Joan of Arc Condemned on a Technicality
After prolonged, intensive questioning by Cauchon and the other members of the tribunal, Joan of Arc gave them no answers that could constitute heresy. They accused her of practicing sorcery, but she testified repeatedly that she only followed the word of God and believed in the infallibility of the Church and Pope. The clerics then proclaimed that her cross-dressing was an abomination to God, to which she answered, "the clothes are a small matter, the least of all things" [source: Pernoud and Clin]. However, Cauchon soon realized that through a technicality in canon law, the tribunal could condemn her on this small thing.
When Cauchon later asked Joan of Arc whether she would ever disobey the Church, she responded, in her usual fashion, that she only fulfilled the word of God. But the Church that Cauchon referred to was something called the Church Militant, or the Catholic Church on Earth, not the Church in heaven with God, known as the Church Triumph [source: Pernoud and Clin]. That meant if Joan of Arc didn't obey the directives of the tribunal on behalf of the Church Militant, she would technically be in disobedience of the church and a heretic.
On May 24, the tribunal convinced Joan of Arc to sign a legal document stating her submission to the Church and recanting her claims about hearing the saints' voices. Attached to that document was a cedula, or royal decree, also avowing that she would no longer wear men's clothing. Upon her renunciation, the tribunal released Joan of Arc back to prison without indicting her for any crime.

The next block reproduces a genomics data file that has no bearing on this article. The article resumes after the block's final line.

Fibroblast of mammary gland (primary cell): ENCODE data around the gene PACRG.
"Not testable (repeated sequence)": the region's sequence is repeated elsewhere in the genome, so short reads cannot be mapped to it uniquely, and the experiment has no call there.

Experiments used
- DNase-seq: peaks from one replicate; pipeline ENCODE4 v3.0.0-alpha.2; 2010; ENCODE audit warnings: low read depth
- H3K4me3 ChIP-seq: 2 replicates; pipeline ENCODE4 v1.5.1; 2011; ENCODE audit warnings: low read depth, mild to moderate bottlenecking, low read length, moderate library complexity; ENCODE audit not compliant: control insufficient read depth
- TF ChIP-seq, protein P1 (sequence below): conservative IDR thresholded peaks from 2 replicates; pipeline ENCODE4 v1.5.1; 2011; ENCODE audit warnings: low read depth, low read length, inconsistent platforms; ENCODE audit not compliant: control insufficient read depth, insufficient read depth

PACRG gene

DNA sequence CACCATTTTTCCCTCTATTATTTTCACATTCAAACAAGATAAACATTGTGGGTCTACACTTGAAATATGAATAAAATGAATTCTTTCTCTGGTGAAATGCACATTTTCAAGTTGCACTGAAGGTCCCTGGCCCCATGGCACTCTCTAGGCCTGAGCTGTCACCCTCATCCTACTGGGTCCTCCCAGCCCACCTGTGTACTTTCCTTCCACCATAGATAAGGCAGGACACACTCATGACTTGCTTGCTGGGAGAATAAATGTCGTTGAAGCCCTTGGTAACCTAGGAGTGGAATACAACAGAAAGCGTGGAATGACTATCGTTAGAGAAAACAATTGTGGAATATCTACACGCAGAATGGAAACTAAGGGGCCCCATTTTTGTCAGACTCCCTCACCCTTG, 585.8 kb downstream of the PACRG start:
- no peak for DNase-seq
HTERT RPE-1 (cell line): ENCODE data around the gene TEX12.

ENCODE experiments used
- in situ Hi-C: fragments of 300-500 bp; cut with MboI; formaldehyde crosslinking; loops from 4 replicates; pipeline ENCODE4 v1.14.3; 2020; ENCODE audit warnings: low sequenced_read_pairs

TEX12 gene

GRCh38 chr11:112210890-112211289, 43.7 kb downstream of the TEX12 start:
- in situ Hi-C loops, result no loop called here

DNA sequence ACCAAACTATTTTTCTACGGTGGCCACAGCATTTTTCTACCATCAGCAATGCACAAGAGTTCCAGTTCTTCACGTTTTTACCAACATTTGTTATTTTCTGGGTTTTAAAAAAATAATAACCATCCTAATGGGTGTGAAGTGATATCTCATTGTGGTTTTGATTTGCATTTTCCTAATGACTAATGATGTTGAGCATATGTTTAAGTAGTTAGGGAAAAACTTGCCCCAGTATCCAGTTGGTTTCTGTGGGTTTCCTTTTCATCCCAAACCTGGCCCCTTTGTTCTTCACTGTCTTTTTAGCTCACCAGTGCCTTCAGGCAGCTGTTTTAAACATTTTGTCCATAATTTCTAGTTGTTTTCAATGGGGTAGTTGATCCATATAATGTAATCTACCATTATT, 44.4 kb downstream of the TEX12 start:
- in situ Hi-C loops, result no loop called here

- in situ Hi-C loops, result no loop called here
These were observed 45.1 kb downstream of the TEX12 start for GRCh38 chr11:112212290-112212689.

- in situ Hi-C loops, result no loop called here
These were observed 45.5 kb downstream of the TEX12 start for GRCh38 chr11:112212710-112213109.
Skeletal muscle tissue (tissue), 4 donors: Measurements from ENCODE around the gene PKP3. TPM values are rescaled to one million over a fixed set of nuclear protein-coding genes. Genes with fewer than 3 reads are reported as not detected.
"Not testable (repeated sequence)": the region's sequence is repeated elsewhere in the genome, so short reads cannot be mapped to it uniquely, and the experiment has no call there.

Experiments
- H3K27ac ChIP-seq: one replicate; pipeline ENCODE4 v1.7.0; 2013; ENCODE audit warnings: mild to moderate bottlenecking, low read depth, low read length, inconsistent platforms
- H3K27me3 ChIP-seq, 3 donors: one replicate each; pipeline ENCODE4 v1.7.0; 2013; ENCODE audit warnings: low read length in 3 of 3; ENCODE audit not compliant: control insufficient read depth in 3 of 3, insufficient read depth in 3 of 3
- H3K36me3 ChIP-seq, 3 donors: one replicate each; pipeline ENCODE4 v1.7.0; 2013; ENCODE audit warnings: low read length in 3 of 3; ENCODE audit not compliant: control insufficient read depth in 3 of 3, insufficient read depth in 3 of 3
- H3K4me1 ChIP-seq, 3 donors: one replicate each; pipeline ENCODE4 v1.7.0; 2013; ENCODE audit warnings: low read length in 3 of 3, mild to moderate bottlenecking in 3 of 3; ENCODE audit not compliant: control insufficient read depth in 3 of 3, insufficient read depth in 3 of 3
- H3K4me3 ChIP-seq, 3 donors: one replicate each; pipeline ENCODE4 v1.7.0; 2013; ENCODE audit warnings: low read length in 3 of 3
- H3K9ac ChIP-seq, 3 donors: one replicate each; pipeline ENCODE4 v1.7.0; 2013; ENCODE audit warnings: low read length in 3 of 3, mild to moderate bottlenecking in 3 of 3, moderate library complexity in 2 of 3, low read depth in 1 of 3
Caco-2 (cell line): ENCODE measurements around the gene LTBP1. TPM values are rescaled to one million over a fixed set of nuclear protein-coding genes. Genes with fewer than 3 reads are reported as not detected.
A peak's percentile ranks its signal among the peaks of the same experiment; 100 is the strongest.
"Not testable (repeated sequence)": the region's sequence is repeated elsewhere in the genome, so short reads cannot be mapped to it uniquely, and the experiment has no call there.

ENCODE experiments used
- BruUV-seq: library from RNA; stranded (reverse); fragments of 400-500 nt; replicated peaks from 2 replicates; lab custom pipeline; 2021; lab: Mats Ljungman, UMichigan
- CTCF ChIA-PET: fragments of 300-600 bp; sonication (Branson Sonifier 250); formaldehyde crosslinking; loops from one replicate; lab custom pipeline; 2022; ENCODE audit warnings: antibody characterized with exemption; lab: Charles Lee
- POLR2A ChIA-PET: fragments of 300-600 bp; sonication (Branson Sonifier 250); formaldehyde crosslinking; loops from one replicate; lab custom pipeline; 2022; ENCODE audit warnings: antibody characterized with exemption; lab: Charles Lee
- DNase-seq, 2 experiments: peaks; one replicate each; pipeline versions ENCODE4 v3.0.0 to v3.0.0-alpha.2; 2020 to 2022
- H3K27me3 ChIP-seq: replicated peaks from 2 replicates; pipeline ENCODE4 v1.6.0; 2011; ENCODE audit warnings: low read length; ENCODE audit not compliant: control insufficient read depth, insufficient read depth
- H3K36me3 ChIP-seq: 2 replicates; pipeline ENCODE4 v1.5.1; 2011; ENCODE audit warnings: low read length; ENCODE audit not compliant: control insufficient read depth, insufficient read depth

Yet, three days later in prison, Joan of Arc was again wearing men's clothes. In a later trial, some testified that guards had stolen Joan's female clothes and replaced them with male clothes. Whatever the case, as soon as Cauchon heard the news, he immediately condemned her for lapsed heresy on the grounds of cross-dressing. The same day, the tribunal handed Joan of Arc over to the secular court for her punishment: burning at the stake.
On May 30, 19-year-old Joan of Arc was taken into the public marketplace of Rouen, tied to a stake and burned alive. Based on a technicality buried within canon law, the Maid of Orléans died for the crime of cross-dressing. Twenty years later, once Charles VII had driven a majority of the English forces out of France, the verdict was nullified. In 1920, the Catholic Church canonized Joan of Arc as a saint. The last word the supposed heretic screamed before dying amid the flames was the name of Jesus.
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More Great Links
- Carey, Brian Todd. "The Hundred Years War." History Today. Vol. 6. No. 6. August/September 2005.
- Chamberlin, Ann. "Joan of Arc." Renaissance. Vol. 4. Issue 14. 1999.
- Freeman, James A. "Joan of Arc: Soldier, Saint -- Symbol of What?" Journal of Popular Culture. Vol. 41. Issue 4. August 2008.
- Pernoud, Régine and Clin, Marie-Vééronique. "Joan of Arc." St. Martin's Press. 1998.
- Wilson-Smith, Timothy. "Joan of Arc: Maid, Myth and History." Sutton Publishing. 2006.